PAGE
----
Logistics orders for the automotive sector today account for around 80 per cent of Schmitt's business, and more than 50 of the 80 trucks are used for this purpose. In the days of his grandfather and, to some extent, his father, Schmitt was still a classic transport company which drove, among other things, for the paper industry based in the nearby Murg valley and the Rhine plain. With the shrinking paper industry, there is now less going on than before – in retrospect, the entry into warehouse logistics has proved to be all the more fortunate. When a warehouse operator in the neighbourhood went bankrupt in 2003 and production at Daimler threatened to come to a standstill, Schmitt took on the job in short order. This was the beginning of the business relationship that still exists today.
Rainer Schmitt
Rainer Schmitt
Since then, further warehouse locations have been added successively, some rented and some newly built. Today, the company manages 77,000 square metres of hall space at six locations. Schmitt offers its contract customers a complete service – from storage to picking and packing to transport on demand. This also includes the concept of product-specific transport solutions:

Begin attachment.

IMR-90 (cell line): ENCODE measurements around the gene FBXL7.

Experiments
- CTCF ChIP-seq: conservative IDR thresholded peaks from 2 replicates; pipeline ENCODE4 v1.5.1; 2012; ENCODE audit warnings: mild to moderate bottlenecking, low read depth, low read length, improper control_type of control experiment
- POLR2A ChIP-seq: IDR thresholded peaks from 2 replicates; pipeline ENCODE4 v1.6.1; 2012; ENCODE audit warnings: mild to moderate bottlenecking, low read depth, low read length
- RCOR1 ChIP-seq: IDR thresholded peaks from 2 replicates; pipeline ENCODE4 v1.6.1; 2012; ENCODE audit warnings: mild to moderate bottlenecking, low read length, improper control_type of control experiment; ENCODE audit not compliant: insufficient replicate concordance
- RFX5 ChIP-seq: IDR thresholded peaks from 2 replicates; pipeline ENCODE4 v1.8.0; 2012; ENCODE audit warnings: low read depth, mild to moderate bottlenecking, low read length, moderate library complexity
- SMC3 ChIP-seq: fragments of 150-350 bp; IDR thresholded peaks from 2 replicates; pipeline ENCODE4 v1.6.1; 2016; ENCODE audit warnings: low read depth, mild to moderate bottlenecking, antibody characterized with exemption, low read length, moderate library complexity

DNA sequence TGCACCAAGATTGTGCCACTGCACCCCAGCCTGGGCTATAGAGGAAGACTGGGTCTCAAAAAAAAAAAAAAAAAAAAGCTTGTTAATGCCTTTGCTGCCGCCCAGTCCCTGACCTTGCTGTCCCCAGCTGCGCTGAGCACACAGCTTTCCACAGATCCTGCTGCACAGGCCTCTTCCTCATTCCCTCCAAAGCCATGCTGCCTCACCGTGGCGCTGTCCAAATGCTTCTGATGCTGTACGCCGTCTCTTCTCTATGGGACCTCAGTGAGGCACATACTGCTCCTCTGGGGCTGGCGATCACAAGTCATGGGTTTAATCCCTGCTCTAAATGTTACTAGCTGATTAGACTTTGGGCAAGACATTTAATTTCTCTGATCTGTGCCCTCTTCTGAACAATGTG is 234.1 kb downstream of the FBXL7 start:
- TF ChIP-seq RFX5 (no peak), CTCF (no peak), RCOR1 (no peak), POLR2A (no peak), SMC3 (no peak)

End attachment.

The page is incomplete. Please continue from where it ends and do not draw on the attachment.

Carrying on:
For Porsche, they developed a fastening system for the more secure transport of traction batteries for the e-model Taycan. “Actually, it's not a big order, but it has made us a household name in the industry,” laughs Rainer Schmitt. Creativity was also in demand for another order, including for Porsche. This time, voluminous interior panelling had to be transported. Schmitt purchased six extra-long Krone Eurotrailers especially for this job. “With this, we only have to drive six times a day instead of seven and save ten per cent CO2 - that won over the customer.” This is because customers are increasingly attaching importance to sustainability in the supply chain.